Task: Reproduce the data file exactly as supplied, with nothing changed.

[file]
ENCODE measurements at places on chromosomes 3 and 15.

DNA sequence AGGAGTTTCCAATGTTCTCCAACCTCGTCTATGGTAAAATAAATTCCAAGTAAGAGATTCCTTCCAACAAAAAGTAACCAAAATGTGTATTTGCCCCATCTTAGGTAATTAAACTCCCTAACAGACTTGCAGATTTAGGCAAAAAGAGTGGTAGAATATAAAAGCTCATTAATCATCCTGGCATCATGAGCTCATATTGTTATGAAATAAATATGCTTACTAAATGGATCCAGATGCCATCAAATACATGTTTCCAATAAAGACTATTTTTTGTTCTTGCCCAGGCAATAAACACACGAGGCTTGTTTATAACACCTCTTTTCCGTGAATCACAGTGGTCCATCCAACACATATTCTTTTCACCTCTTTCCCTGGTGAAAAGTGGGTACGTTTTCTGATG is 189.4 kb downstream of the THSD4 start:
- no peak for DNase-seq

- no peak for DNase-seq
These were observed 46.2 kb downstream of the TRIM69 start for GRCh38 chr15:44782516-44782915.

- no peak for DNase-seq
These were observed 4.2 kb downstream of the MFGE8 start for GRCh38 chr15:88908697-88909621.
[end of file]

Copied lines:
ENCODE measurements at places on chromosomes 3 and 15.

DNA sequence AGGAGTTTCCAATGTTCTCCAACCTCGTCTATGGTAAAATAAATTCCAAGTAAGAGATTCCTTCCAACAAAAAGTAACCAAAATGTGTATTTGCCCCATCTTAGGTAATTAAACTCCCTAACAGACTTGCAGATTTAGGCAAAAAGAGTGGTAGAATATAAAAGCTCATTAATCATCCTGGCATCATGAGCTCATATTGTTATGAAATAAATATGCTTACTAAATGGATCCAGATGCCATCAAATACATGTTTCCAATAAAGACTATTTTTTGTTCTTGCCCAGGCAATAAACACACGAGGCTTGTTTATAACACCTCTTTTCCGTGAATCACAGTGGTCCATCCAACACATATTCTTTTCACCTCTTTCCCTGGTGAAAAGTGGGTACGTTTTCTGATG is 189.4 kb downstream of the THSD4 start:
- no peak for DNase-seq

- no peak for DNase-seq
These were observed 46.2 kb downstream of the TRIM69 start for GRCh38 chr15:44782516-44782915.

- no peak for DNase-seq
These were observed 4.2 kb downstream of the MFGE8 start for GRCh38 chr15:88908697-88909621.